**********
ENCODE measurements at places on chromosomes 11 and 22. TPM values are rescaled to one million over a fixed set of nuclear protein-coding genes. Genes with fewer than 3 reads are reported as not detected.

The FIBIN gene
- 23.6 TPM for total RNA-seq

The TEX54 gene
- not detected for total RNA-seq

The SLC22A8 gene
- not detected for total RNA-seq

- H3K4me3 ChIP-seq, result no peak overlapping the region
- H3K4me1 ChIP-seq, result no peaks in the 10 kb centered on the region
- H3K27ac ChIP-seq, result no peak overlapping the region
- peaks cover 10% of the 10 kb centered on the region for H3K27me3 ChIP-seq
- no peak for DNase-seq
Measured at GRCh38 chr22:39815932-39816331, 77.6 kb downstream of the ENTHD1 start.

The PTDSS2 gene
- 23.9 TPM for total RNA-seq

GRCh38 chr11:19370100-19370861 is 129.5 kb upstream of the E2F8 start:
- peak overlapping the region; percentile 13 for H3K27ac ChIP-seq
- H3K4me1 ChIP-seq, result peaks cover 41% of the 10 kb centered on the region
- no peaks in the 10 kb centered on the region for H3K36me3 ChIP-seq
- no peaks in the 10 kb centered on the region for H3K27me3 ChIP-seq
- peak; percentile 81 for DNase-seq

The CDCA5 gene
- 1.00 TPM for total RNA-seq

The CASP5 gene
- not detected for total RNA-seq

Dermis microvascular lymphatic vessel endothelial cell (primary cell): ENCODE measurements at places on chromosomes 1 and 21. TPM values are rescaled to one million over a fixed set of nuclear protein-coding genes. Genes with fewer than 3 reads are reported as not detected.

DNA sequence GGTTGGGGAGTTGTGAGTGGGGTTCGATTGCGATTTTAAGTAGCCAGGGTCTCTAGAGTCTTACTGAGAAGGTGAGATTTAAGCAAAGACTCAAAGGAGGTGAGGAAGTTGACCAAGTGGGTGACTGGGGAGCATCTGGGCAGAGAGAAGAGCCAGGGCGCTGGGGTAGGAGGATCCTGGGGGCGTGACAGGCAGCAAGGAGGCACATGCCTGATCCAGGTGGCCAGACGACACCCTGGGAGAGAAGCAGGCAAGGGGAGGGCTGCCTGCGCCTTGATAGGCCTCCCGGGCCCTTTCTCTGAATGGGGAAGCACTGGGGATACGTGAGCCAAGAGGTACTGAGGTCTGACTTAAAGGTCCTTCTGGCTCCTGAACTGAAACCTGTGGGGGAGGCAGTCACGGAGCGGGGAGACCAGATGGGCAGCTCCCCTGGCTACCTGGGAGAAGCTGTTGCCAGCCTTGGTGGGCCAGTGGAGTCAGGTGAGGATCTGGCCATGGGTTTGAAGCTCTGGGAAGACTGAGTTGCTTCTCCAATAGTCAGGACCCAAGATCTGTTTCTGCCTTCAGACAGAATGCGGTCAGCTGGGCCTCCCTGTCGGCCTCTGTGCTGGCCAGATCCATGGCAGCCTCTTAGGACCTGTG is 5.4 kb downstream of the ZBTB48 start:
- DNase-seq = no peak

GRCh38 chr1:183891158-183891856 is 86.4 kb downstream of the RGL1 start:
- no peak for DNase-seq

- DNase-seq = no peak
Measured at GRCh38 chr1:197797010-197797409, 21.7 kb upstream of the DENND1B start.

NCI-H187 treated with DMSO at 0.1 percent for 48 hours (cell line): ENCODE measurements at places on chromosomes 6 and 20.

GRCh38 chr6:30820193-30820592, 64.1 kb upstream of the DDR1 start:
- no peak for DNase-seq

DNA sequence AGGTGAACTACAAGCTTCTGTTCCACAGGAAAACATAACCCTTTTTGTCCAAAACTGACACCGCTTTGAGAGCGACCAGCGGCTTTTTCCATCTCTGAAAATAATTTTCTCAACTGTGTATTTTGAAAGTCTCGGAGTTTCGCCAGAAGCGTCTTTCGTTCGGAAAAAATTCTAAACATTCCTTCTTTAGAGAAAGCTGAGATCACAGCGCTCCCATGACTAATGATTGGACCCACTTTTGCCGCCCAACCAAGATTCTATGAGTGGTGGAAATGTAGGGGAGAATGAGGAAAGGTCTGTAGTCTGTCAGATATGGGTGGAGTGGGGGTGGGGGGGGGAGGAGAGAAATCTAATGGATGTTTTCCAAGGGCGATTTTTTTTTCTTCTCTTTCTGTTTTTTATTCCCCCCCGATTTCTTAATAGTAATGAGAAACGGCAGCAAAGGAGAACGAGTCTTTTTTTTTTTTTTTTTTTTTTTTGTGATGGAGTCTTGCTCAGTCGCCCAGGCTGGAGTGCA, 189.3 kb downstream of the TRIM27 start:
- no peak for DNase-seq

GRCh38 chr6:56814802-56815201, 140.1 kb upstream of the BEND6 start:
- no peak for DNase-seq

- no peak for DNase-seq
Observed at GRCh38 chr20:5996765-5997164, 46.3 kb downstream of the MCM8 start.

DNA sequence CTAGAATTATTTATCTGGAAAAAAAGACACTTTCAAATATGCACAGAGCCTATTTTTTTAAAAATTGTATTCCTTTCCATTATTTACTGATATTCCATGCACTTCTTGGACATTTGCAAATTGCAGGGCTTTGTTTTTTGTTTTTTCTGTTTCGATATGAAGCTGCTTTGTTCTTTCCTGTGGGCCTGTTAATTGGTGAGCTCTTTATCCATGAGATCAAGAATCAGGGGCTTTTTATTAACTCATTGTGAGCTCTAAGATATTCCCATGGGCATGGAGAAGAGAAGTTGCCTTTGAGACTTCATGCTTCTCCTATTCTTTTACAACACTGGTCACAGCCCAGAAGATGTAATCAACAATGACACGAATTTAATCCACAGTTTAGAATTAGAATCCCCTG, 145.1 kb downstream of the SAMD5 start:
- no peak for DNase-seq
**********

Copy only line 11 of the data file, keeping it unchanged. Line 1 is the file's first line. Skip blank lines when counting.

- peaks cover 10% of the 10 kb centered on the region for H3K27me3 ChIP-seq